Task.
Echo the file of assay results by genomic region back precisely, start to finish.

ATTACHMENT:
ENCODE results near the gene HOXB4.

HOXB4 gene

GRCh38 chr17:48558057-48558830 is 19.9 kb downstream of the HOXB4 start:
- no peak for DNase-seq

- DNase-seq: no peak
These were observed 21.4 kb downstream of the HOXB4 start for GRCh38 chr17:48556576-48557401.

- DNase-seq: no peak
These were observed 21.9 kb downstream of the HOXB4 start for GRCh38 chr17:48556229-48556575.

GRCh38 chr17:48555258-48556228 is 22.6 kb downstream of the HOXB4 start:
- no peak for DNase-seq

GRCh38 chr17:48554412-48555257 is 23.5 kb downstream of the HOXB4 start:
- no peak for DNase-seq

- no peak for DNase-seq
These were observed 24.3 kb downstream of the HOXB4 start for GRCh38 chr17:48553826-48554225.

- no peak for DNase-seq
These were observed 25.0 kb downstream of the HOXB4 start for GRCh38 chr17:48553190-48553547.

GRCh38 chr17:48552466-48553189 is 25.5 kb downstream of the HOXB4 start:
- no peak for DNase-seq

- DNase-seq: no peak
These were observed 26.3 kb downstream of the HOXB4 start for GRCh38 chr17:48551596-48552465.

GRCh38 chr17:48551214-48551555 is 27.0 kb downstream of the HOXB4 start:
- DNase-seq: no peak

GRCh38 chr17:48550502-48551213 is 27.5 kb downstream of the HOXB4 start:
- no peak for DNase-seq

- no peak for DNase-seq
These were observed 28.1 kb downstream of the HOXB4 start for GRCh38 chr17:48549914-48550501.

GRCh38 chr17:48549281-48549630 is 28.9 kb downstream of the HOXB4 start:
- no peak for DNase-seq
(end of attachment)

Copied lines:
ENCODE results near the gene HOXB4.

HOXB4 gene

GRCh38 chr17:48558057-48558830 is 19.9 kb downstream of the HOXB4 start:
- no peak for DNase-seq

- DNase-seq: no peak
These were observed 21.4 kb downstream of the HOXB4 start for GRCh38 chr17:48556576-48557401.

- DNase-seq: no peak
These were observed 21.9 kb downstream of the HOXB4 start for GRCh38 chr17:48556229-48556575.

GRCh38 chr17:48555258-48556228 is 22.6 kb downstream of the HOXB4 start:
- no peak for DNase-seq

GRCh38 chr17:48554412-48555257 is 23.5 kb downstream of the HOXB4 start:
- no peak for DNase-seq

- no peak for DNase-seq
These were observed 24.3 kb downstream of the HOXB4 start for GRCh38 chr17:48553826-48554225.

- no peak for DNase-seq
These were observed 25.0 kb downstream of the HOXB4 start for GRCh38 chr17:48553190-48553547.

GRCh38 chr17:48552466-48553189 is 25.5 kb downstream of the HOXB4 start:
- no peak for DNase-seq

- DNase-seq: no peak
These were observed 26.3 kb downstream of the HOXB4 start for GRCh38 chr17:48551596-48552465.

GRCh38 chr17:48551214-48551555 is 27.0 kb downstream of the HOXB4 start:
- DNase-seq: no peak

GRCh38 chr17:48550502-48551213 is 27.5 kb downstream of the HOXB4 start:
- no peak for DNase-seq

- no peak for DNase-seq
These were observed 28.1 kb downstream of the HOXB4 start for GRCh38 chr17:48549914-48550501.

GRCh38 chr17:48549281-48549630 is 28.9 kb downstream of the HOXB4 start:
- no peak for DNase-seq